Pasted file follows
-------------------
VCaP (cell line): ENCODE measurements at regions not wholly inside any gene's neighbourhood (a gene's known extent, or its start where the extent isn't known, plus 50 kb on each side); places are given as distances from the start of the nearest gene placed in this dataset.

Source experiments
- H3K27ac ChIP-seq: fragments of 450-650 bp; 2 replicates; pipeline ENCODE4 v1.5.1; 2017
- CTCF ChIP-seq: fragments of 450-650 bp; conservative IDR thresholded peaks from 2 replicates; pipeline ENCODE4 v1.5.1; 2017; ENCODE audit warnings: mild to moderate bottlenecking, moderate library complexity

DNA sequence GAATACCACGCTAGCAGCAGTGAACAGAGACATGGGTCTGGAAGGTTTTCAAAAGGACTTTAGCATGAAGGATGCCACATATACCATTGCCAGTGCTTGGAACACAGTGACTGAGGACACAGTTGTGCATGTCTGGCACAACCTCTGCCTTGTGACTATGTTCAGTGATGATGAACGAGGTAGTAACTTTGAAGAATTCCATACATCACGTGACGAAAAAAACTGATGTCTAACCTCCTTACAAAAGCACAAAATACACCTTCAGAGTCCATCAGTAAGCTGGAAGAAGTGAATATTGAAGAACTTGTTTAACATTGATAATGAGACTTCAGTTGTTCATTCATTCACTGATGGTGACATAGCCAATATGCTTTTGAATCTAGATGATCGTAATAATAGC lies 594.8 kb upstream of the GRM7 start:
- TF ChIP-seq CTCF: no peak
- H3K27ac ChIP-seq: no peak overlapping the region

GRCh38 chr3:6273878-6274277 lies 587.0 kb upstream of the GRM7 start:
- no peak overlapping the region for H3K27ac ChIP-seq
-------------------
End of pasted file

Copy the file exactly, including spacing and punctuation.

VCaP (cell line): ENCODE measurements at regions not wholly inside any gene's neighbourhood (a gene's known extent, or its start where the extent isn't known, plus 50 kb on each side); places are given as distances from the start of the nearest gene placed in this dataset.

Source experiments
- H3K27ac ChIP-seq: fragments of 450-650 bp; 2 replicates; pipeline ENCODE4 v1.5.1; 2017
- CTCF ChIP-seq: fragments of 450-650 bp; conservative IDR thresholded peaks from 2 replicates; pipeline ENCODE4 v1.5.1; 2017; ENCODE audit warnings: mild to moderate bottlenecking, moderate library complexity

DNA sequence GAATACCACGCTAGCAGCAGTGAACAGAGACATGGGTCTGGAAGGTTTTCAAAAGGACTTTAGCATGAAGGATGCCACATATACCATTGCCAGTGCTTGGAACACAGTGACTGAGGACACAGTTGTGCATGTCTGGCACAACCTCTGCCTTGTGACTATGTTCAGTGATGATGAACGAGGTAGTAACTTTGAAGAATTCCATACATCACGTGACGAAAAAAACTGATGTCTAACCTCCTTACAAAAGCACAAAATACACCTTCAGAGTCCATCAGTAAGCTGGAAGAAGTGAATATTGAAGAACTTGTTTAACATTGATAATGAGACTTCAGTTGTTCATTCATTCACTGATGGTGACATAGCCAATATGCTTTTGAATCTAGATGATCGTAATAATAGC lies 594.8 kb upstream of the GRM7 start:
- TF ChIP-seq CTCF: no peak
- H3K27ac ChIP-seq: no peak overlapping the region

GRCh38 chr3:6273878-6274277 lies 587.0 kb upstream of the GRM7 start:
- no peak overlapping the region for H3K27ac ChIP-seq